In the Globe and Mail story, Concern for reputation leads Muslim woman to clarify sex assault, confuses a concern for ones reputation with the reasonable fear of being murdered by one's own family. A Muslim student has come forward to say the she was not raped. There is this context given for sexual politics in moslem countries.

Ottawa's Muslim community yesterday supported the woman's decision to clear her name.

"Who are we to judge somebody else, especially if a person is innocent?" asked Mumtaz Akhtar, president of the Ottawa Muslim Association.

He acknowledged that in some Muslim countries, especially in smaller villages, people do hold the belief "that victims of rape are unclean."

"They despise the person who has been a victim of rape, even if it is their own daughter. But it is not like that here. People are more educated."

He said she shouldn't worry about that connotation, adding that people are likely to be more sympathetic because it was not her fault.

Where honor killings are most common women who have been raped by members of their own families are then murdered to protect the good name of the same family of rapists. I am more impressed by societies where people clear their names through their own deaths rather killing a scapegoat.

Wednesday, September 26, 2007

Jungle ATM

Here is an ad of a Japanese tourist using an ATM that seems to be made out of Flintstone technology.

Hair Styling by Gum

Having little or no experience with hair saloons or barbers this seems quite reasonable. I expect that usually gum and hair don't go well together.

Lab Monkeys from the 50's Improving the Internet Today

This is actually an ad for Lycos, a web search company that has been forgotten in the present historical stage of Pax Googlia. Using monkeys as test subjects can lead to side effects, see drunk monkeys. I actually saw the original video, it was from a behavioral study to manipulate monkeys with aversion therapy.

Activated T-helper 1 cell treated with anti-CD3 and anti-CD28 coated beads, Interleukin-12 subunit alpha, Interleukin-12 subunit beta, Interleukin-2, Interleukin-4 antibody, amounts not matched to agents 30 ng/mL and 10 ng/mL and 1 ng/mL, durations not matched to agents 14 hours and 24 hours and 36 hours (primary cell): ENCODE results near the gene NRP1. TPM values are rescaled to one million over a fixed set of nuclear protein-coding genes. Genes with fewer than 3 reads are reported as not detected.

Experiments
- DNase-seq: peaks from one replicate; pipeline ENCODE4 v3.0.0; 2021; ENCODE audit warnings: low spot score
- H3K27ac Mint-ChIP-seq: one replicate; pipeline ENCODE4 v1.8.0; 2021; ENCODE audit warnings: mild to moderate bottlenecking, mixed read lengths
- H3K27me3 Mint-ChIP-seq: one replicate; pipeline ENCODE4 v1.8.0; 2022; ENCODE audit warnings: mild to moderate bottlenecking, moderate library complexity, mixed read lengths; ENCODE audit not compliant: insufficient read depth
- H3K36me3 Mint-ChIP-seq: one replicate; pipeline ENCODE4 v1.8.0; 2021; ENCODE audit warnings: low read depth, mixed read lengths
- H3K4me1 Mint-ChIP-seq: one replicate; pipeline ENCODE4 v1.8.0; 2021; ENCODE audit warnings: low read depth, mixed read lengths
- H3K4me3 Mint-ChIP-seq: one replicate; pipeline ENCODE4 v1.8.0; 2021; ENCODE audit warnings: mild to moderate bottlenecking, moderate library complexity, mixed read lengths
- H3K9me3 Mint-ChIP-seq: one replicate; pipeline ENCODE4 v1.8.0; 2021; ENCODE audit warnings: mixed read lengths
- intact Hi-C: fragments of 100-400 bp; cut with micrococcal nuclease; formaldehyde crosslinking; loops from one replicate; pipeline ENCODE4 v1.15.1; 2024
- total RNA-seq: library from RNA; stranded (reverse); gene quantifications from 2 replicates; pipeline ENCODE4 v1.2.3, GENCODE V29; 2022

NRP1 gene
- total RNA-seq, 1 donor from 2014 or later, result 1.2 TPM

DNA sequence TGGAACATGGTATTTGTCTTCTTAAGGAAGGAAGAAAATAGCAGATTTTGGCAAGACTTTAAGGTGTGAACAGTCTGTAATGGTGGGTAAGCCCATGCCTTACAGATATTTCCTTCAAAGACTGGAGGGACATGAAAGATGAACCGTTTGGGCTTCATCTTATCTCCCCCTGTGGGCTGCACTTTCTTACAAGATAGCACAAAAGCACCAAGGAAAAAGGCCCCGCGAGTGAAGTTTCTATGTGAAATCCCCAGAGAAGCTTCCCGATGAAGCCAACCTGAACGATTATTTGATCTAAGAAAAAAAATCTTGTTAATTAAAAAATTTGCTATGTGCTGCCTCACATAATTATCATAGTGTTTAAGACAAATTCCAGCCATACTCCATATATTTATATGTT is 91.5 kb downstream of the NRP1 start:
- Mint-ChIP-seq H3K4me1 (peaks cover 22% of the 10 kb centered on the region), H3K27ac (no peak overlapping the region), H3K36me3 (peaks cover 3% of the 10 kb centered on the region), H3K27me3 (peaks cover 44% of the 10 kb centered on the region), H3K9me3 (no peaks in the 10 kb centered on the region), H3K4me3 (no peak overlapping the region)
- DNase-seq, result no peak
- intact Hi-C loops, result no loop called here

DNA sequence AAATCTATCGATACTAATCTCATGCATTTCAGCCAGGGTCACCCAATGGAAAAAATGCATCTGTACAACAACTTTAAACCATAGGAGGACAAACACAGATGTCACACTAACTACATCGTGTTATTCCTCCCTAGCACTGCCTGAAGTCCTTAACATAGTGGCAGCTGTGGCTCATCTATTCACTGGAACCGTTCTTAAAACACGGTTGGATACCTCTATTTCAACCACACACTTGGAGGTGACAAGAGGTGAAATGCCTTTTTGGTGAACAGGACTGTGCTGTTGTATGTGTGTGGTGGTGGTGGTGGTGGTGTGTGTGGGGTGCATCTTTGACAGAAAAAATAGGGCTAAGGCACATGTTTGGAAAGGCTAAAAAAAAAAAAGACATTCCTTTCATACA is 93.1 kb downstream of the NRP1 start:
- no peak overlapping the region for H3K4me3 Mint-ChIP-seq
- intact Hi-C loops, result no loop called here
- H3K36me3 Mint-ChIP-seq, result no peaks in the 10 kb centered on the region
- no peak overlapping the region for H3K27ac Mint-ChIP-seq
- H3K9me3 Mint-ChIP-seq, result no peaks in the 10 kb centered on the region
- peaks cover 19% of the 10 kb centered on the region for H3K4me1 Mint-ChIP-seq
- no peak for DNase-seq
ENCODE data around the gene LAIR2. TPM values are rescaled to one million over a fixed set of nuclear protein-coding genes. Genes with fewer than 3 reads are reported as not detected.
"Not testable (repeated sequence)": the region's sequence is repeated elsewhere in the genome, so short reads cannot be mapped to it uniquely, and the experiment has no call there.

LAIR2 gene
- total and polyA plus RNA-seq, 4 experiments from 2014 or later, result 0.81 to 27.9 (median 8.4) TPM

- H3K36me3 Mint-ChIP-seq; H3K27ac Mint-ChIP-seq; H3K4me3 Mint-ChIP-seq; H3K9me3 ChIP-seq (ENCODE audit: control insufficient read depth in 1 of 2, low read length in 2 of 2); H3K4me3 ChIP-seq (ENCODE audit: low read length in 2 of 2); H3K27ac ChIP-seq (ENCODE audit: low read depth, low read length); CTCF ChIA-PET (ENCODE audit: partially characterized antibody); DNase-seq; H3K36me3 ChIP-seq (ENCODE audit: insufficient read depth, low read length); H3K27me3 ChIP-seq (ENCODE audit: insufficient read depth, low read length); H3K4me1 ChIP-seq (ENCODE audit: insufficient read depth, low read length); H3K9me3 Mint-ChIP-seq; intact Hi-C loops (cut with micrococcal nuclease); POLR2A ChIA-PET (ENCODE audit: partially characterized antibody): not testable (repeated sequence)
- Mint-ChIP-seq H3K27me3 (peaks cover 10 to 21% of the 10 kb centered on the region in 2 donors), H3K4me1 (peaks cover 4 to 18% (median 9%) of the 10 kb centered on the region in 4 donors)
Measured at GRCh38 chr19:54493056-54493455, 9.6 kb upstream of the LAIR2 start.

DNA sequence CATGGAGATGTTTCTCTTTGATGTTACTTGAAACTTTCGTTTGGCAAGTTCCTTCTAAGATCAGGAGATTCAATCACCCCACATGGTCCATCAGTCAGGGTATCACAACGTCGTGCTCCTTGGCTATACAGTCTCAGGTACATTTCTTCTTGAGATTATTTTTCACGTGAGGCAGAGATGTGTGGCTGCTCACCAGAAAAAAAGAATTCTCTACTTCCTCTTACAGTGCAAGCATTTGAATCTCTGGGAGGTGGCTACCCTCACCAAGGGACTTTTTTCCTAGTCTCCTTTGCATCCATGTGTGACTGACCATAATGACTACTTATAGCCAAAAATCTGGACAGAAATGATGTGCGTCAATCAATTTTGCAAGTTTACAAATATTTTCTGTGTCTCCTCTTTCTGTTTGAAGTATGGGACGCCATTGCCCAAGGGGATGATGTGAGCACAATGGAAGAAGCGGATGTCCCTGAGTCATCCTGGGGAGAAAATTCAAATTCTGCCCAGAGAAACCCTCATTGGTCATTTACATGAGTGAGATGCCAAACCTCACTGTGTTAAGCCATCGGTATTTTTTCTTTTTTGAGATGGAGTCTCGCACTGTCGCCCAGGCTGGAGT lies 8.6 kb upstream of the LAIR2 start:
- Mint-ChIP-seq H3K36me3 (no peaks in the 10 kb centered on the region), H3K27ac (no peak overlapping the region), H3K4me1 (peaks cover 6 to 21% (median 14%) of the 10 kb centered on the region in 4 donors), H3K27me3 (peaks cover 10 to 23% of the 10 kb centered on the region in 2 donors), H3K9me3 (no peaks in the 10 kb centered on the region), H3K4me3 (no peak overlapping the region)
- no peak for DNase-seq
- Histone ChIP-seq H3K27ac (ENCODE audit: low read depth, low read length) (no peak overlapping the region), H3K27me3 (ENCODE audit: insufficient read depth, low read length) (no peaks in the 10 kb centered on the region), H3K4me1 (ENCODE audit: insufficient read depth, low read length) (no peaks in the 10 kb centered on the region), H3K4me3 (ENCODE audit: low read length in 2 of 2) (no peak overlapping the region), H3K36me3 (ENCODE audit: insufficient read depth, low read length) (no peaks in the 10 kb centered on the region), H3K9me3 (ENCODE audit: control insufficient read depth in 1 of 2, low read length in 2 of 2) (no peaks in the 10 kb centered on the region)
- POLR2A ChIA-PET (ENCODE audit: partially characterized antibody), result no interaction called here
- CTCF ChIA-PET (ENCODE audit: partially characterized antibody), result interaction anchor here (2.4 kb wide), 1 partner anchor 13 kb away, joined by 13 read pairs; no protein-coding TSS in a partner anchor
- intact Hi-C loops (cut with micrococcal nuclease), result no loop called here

The Hero and Reality

Being a hero never filled anyone's sack with salt and saffron.

Takezo Kensei, actually some English bandit in medieval Japan.

Tuesday, September 25, 2007

Scottish Cuisine Leads to Obesity, Really

Here is a BBC story about how the Scots have become secound fattest country, after the yanks. Grimm Reaper on is surpprised.
I would have thought haggis would be a major deterrant to...well, eating.

Recent Movie Mashups

Stranger Than Fiction and Harry Potter

Boogie Nights in Star Wars

Pulp Fiction done with Muppets

Here is creators of Pulp Muppets being interviewed on CNN with Wolf Blitzer/Animal.

Monday, September 24, 2007

Doing Time - a Prosiac Prison Memoir

Doing Time is memoir of a Manga artist's period in jail. This memoir was also made in to film. The mnga artist Kazuichi Hanawa was originally arrested on a bullshit gun possesion charge, there is nothing wrong with people having guns only the wrong people having guns, people who kill can use lots of other methods beside guns. Hanawa memoir of prison life has none of the violence or oppression we can expect from worksd from The Gulag Archipelago and other politaical- sociological works. Instead prison is depicted as living with your parents, forever with petty ante and contradictory rules. Both Clockwork Orange and The Blues Brother has a scene where our hero, degenerate con, has to sign an form while keeping his feet a prescribe distance away. The harsh rule based system is what to gives inprisionment its sting.